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Original Article

Volcanic Monument of Western Anatolia: Kula-Salihli UNESCO Global Geopark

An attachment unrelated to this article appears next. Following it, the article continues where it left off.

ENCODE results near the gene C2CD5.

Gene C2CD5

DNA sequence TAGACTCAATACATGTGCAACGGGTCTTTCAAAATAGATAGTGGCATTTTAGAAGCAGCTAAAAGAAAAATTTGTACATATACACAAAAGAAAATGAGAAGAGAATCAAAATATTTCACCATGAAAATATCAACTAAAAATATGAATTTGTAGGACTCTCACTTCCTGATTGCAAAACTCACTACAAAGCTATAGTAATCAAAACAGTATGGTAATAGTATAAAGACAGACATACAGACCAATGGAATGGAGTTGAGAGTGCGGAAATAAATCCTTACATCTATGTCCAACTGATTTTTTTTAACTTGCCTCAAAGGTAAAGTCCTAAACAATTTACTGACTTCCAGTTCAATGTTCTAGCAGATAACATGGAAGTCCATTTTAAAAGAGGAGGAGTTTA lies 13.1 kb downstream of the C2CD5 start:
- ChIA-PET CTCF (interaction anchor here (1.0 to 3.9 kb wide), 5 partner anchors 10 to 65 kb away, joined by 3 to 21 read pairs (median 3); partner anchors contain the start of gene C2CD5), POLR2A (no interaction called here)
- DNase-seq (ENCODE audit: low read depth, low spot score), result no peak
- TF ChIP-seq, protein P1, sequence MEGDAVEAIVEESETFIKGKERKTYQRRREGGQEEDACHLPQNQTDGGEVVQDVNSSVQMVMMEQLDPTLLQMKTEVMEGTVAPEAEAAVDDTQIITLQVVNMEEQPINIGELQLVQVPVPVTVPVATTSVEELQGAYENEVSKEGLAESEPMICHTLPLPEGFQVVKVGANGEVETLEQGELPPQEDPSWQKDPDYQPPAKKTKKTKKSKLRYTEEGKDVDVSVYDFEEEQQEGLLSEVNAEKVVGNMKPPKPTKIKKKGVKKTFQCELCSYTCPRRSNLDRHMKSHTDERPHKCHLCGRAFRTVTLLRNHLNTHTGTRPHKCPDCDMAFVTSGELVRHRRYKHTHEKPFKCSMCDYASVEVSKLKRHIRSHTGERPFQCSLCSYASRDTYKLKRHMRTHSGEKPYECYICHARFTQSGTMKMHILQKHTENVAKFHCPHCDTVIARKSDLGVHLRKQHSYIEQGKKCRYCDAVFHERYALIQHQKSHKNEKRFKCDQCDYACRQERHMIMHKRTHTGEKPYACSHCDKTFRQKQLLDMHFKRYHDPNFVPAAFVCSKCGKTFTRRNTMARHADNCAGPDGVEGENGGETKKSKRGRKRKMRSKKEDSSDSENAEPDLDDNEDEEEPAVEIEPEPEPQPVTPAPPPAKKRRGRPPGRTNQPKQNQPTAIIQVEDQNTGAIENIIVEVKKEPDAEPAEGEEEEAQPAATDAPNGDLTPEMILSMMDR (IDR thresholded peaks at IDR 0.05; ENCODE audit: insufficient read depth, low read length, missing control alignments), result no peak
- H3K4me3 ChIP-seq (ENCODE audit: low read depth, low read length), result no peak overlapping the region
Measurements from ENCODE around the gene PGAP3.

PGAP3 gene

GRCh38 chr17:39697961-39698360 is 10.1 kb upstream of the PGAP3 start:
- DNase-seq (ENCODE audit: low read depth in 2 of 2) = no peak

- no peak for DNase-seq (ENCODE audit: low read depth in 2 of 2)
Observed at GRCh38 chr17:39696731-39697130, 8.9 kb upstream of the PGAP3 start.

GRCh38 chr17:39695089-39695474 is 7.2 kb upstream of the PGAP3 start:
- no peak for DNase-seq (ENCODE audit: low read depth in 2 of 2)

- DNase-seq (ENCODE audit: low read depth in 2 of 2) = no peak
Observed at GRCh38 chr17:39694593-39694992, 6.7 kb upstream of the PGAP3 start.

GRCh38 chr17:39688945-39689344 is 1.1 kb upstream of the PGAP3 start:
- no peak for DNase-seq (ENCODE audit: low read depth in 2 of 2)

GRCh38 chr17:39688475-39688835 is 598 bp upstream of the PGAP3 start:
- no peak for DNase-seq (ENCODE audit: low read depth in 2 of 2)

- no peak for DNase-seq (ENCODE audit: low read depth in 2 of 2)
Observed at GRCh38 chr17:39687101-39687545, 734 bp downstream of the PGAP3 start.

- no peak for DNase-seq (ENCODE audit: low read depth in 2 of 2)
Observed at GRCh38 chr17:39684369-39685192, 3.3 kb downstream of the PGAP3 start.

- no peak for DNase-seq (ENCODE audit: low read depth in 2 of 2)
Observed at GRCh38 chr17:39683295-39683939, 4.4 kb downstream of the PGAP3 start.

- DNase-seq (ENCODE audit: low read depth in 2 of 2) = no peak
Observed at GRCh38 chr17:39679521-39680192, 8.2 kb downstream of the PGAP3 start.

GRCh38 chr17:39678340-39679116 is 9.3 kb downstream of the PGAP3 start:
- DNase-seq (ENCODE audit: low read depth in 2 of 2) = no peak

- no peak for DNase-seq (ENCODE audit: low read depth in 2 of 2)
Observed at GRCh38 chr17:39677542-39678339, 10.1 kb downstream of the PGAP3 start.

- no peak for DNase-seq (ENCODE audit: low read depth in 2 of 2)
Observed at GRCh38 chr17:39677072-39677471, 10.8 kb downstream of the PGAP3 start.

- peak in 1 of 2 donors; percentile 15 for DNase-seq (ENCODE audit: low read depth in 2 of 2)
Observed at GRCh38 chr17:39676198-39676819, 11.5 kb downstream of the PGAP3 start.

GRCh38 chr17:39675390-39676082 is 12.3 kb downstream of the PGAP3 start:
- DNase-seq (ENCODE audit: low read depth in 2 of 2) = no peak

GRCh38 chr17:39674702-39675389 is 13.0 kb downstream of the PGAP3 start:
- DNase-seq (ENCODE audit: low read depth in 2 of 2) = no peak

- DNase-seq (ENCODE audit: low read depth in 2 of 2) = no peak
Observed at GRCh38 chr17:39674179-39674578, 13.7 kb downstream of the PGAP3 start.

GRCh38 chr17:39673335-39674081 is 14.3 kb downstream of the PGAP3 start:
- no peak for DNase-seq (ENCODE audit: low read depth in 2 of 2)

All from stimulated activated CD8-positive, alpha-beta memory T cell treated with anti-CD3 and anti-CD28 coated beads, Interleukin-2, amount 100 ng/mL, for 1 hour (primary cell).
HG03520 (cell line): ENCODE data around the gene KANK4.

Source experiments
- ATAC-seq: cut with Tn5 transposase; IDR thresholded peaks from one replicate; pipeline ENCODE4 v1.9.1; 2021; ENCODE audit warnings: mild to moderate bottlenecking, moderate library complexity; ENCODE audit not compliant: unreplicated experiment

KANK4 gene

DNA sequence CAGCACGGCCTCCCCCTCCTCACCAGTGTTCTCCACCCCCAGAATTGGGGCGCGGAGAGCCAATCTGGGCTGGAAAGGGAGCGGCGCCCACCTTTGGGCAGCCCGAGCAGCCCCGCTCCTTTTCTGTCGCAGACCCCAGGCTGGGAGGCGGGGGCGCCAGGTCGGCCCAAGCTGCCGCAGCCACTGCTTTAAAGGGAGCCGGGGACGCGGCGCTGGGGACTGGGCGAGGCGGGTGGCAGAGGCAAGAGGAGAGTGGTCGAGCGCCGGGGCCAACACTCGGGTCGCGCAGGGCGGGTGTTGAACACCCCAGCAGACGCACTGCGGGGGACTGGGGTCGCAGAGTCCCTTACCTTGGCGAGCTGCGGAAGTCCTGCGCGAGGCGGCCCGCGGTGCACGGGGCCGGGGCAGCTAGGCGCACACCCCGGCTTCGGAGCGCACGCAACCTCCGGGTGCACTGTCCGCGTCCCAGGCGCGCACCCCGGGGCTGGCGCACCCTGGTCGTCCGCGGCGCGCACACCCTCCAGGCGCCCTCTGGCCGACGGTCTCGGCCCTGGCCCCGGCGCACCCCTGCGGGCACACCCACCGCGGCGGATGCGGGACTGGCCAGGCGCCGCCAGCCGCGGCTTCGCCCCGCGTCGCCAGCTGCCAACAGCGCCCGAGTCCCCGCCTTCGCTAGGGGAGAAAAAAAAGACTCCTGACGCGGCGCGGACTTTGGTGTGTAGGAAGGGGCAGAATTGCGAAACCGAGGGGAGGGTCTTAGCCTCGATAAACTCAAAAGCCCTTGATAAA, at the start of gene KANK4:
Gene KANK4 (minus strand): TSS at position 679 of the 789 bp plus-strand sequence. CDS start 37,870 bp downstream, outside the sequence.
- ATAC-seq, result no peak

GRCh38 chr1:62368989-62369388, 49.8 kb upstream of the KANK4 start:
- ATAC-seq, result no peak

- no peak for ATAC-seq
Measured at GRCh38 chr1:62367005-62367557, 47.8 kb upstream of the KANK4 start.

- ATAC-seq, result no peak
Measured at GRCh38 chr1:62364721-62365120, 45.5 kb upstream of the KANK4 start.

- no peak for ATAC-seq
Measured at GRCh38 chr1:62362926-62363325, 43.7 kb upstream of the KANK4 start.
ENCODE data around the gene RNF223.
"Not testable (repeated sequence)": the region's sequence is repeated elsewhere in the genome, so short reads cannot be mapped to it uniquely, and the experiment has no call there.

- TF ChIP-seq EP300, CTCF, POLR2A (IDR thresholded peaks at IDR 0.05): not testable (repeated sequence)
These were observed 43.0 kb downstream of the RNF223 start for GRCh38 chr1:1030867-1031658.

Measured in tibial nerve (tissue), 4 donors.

The Kula-Salihli UNESCO Global Geopark includes evidence of geological history spanning 600 million years, from Palaeozoic metamorphic rocks to late prehistoric volcanic eruptions. It can function as a field laboratory for geosciences, demonstrating a variety of graben and fault structures and fluvial, volcanic, and karstic landscapes, in addition to rocks from various geological eras, evidence of fluvial processes, and topographic inversions caused by differential erosion. The topography and landscape elements also exhibit the qualities of a natural monument. The majority of the most recent basaltic lava eruptions, linked to the development of scoria cones, took place in the western Anatolian Kula-Salihli UNESCO Geopark during the Pleistocene and Holocene epochs. In this unique volcanic province, there is also much earlier volcanism, such as a few older lavas that overlie mesa-style uplands, conserving underneath them sediments that are loosely bound but otherwise would have been lost to erosion. Because of its rich and diverse geoheritage value, the geopark is emerging as a location for academic studies, teaching, and investigation of natural events. This study aims to introduce the volcanism-related geosites of the Kula Salihli UNESCO Global Geopark. In this context, we present the results of geomorphological research that we have been conducting in the region with an international team for many years, as well as field observations and relevant literature.

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